Songs From My Father is the much-anticipated new album from renowned musical polymath Gerry Gibbs. On his thirteenth release as a leader, drummer – percussionist – bandleader – arranger Gibbs presents a smashing double-disc masterwork featuring four iterations of his acclaimed Thrasher Dream Trio. Under his astute direction, this band of jazz titans pays homage to the musical legacy of Gerry’s 96-year-old father, Terry Gibbs. To honor Terry, one of the last living architects of bebop and innovators of the vibraphone, Gerry selected 18 tunes from his father’s vast discography and interpreted the timeless material through his own refined compositional lens with inventive, modern arrangements. Notably, Songs From My Father features the last recorded performance of the great Chick Corea, and includes one of Chick’s tunes composed specifically for this project. With Gibbs in the drum chair, his Thrasher Dream Trios include Chick Corea and Ron Carter; Kenny Barron and Buster Williams; Patrice Rushen and Larry Goldings; and Geoff Keezer and Christian McBride; along with percussionist Kyeshie Gibbs.
A global pandemic could not slow down this jazz luminary – instead it inspired an impressive stint of creative output. Gibbs presents Songs From My Father fresh off the heels from his 2019 epic, genre-defying opus Our People, hailed by Philip Booth of JazzTimes as “Artfully layered pieces often verg[ing] on the cinematic…Quite a feat,” as well as 2020’s Emotional Pandemic, an 18-track album fully composed, engineered and performed (all eight instruments!) by Gibbs and released, free-of-charge, to a select 500 friends and collaborators. In fact, it was this release that piqued the attention of the legendary Chick Corea who initially inquired about Gibbs’ process for writing and recording all of the instruments. The conversation evolved to the possibility of collaboration, and the concept was born of releasing a double disc filled with the product of Gibbs’ collaborations with four astounding trios, including a collaboration with Corea and Ron Carter. Corea would later ask to be more deeply involved in the music that was being recorded, composing an original piece in dedication to Terry Gibbs “Tango For Terry”, and arranging two pieces for the album.
Gibbs remarks “What I wanted to do seemed almost impossible with COVID, fear, traveling, safety precautions as well as logistics. How do you coordinate four trios when a disease was spreading all over America?” In the throes of a global pandemic, Gibbs found himself on a several-month nationwide journey to capture recordings of himself alongside a long list of his friends and collaborators – the finest improvisers of our time. NEA Jazz Master Ron Carter notes, “one of the fun things that I look forward to, when playing with Gerry is what part of drum history will I be able to identify when he plays…what an unfortunate surprise that the trio recording that I was a part of with Gerry would be Chick’s last recording. Chick and I played on several recordings together and I cherish those moments even more now.”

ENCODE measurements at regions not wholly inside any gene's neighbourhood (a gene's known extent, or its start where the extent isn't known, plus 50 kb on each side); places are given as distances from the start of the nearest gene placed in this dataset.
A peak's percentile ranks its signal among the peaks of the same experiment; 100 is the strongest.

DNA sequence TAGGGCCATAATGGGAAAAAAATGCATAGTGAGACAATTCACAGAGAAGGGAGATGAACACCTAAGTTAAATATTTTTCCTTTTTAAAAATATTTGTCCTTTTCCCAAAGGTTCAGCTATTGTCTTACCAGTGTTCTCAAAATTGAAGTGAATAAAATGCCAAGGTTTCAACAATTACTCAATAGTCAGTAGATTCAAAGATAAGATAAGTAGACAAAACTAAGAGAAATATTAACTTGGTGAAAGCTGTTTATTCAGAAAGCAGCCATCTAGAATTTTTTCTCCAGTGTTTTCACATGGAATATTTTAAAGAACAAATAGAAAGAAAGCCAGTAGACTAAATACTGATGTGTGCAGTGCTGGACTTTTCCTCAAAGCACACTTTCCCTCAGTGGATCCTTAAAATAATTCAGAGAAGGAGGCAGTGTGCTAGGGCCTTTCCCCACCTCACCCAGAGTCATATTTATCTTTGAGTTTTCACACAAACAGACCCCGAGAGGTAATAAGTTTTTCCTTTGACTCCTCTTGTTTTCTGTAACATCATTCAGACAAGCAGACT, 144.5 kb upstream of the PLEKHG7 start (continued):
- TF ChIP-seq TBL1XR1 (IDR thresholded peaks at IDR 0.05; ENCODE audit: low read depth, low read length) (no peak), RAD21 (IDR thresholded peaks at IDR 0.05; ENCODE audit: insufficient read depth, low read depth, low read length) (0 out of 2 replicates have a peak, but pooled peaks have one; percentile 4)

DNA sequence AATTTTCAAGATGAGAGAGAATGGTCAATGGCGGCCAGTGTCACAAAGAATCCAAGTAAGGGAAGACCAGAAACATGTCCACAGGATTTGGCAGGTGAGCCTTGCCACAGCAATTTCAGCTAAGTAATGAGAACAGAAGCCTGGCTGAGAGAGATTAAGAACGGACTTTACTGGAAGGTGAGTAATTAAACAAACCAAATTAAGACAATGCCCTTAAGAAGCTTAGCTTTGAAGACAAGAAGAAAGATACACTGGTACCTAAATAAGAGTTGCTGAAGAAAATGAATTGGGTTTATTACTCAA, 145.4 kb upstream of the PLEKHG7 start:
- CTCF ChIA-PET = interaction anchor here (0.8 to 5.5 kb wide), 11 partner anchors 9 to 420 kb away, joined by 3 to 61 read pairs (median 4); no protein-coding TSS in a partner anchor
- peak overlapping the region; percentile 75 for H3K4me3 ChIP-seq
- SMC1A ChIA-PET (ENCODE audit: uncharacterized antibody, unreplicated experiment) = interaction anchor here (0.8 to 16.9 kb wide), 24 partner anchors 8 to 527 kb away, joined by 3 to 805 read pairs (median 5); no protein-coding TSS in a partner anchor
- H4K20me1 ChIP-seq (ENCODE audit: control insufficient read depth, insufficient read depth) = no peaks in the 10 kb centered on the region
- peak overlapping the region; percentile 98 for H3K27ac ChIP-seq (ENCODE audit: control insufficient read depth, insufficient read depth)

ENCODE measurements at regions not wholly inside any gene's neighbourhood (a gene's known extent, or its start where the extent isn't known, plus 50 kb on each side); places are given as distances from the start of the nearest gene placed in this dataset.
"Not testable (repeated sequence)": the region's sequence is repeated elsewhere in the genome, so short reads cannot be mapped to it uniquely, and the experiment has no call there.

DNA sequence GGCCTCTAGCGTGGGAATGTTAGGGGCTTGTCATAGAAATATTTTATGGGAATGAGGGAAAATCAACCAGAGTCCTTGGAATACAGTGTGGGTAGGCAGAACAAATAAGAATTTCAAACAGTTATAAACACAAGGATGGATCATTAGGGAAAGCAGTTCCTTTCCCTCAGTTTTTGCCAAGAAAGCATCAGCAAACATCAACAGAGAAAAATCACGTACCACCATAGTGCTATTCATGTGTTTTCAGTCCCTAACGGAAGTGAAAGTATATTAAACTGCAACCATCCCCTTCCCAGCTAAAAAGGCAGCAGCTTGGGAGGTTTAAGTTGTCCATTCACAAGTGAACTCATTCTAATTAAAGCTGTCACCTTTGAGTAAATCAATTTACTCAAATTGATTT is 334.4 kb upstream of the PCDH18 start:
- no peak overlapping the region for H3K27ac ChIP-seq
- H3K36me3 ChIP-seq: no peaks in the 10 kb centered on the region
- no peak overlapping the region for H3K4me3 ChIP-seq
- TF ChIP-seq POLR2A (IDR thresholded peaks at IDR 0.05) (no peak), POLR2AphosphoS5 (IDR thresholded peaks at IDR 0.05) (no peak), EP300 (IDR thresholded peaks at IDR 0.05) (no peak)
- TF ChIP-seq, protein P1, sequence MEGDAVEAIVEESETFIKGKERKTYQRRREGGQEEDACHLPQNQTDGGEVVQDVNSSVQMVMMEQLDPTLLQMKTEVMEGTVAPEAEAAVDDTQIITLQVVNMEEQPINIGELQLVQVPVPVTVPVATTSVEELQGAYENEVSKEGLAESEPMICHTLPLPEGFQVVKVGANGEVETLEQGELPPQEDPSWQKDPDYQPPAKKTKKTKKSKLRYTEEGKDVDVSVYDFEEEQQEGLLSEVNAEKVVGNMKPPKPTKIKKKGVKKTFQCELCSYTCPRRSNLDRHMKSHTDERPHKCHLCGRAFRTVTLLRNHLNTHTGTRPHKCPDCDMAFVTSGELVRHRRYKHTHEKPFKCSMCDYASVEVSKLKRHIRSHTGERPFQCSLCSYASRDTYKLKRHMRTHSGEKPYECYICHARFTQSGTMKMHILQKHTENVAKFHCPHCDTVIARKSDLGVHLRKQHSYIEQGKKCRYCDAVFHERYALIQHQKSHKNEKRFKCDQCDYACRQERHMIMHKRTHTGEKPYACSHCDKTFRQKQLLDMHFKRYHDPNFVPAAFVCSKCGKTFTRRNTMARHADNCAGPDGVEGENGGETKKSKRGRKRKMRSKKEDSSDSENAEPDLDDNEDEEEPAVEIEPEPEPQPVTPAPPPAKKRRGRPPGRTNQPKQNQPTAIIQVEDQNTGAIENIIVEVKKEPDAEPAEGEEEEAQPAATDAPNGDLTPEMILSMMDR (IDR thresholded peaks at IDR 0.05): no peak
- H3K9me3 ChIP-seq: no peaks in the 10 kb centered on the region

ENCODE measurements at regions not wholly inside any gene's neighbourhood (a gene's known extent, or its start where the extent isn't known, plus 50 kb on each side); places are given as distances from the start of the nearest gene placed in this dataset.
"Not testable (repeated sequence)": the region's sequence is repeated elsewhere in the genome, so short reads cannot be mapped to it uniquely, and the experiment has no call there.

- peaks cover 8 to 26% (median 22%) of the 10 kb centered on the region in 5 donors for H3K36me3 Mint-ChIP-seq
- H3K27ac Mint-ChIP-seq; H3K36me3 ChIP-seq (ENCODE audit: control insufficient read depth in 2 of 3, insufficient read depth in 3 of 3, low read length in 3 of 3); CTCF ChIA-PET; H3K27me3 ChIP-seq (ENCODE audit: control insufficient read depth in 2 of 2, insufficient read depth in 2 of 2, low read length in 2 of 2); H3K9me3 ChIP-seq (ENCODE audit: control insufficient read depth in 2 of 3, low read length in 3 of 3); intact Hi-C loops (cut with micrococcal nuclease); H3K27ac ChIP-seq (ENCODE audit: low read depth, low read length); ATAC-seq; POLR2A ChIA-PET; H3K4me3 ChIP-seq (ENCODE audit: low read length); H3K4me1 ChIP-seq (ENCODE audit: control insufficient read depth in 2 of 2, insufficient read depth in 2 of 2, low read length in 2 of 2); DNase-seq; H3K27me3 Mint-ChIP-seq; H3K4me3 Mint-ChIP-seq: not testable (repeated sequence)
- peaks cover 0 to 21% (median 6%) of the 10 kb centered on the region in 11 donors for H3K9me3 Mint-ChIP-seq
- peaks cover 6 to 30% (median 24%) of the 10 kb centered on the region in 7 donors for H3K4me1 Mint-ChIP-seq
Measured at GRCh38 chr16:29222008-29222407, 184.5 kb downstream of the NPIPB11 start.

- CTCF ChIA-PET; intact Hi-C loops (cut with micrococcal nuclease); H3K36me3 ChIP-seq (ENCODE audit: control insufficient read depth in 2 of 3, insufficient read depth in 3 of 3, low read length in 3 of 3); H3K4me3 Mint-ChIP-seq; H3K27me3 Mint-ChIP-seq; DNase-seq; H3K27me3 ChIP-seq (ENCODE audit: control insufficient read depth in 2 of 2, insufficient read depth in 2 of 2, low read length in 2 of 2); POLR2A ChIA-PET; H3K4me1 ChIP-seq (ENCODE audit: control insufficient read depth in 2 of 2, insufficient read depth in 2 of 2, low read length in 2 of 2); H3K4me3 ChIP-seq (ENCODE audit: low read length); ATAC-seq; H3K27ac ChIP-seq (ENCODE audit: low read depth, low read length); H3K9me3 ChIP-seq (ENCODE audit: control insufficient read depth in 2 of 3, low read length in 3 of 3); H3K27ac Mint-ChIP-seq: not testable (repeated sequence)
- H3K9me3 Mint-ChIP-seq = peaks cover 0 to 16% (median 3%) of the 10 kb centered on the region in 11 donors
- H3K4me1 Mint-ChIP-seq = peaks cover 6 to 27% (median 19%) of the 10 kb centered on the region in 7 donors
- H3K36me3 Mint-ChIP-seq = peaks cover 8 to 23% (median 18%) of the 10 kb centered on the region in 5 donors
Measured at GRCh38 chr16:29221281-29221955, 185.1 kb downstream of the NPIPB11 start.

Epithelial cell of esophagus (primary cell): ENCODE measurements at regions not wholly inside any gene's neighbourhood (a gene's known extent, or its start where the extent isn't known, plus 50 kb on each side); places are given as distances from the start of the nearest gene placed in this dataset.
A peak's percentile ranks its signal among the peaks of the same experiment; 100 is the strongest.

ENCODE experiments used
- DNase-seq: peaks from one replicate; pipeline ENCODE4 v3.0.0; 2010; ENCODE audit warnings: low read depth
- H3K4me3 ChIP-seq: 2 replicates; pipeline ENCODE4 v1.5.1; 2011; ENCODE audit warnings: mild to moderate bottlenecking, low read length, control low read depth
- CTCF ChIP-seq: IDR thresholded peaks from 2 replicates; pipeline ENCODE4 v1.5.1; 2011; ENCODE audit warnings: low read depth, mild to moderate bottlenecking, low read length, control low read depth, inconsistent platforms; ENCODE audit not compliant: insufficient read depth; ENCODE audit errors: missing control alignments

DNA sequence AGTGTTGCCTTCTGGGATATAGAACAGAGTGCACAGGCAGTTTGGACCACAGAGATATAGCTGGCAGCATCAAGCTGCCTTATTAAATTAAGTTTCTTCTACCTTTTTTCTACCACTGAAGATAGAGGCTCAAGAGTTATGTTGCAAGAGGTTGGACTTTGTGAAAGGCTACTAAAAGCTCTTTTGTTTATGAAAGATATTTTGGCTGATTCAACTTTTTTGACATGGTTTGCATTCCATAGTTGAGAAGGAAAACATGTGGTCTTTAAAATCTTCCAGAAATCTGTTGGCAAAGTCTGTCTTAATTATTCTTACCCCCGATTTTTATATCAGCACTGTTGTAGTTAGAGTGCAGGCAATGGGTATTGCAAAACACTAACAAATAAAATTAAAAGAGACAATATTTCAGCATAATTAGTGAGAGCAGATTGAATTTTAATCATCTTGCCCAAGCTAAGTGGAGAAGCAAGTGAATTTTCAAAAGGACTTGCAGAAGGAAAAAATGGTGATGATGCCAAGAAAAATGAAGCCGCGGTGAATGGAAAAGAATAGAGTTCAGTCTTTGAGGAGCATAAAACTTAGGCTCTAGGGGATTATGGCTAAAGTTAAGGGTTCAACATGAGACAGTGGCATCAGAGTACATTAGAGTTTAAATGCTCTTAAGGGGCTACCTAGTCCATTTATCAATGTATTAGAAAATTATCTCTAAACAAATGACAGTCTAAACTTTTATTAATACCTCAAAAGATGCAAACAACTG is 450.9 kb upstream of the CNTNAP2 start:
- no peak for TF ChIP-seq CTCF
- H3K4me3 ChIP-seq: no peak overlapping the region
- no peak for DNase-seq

“To record my challenging music,” Gibbs notes, “and not being able to rehearse because of safety protocols seemed unrealistic, so I changed course and thought it would be best to play music that would be great vehicles to do what these 8 of the greatest improvisers on the planet are known for doing, improvise!” Ultimately, the bandleader decided to perform material written by one of his all-time favorite musicians and composers, someone’s music that was deeply integrated within his own musical upbringing and the history and lineage of the jazz idiom – the archetypal works of his own father Terry Gibbs.
Terry Gibbs first earned international recognition touring with Chubby Jackson, Buddy Rich and Woody Herman. In 1951, he joined the Benny Goodman Sextet. Subsequently, he toured with his own quartet where he won the title of “# 1 Vibraphonist in the world,” in both the Downbeat and Metronome polls from 1950 to 1955. Gibbs also played a role in breaking down the race and sex barrier in music by employing pianists Terry Pollard, who he often featured in vibe duos, Pat Moran, and Alice Coltrane. Throughout his illustrious career Gibbs has enjoyed world acclaim playing with greats such as clarinetist Buddy DeFranco, Charlie Parker, Dizzy Gillespie, Horace Silver, Max Roach, Art Blakey, Elvin Jones and Tito Puente. With 65 albums to his credit, Gibbs is the composer of 300+ compositions that were recorded by Nat “King” Cole, Les Brown, Cannonball Adderly, Count Basie, George Shearing and many more.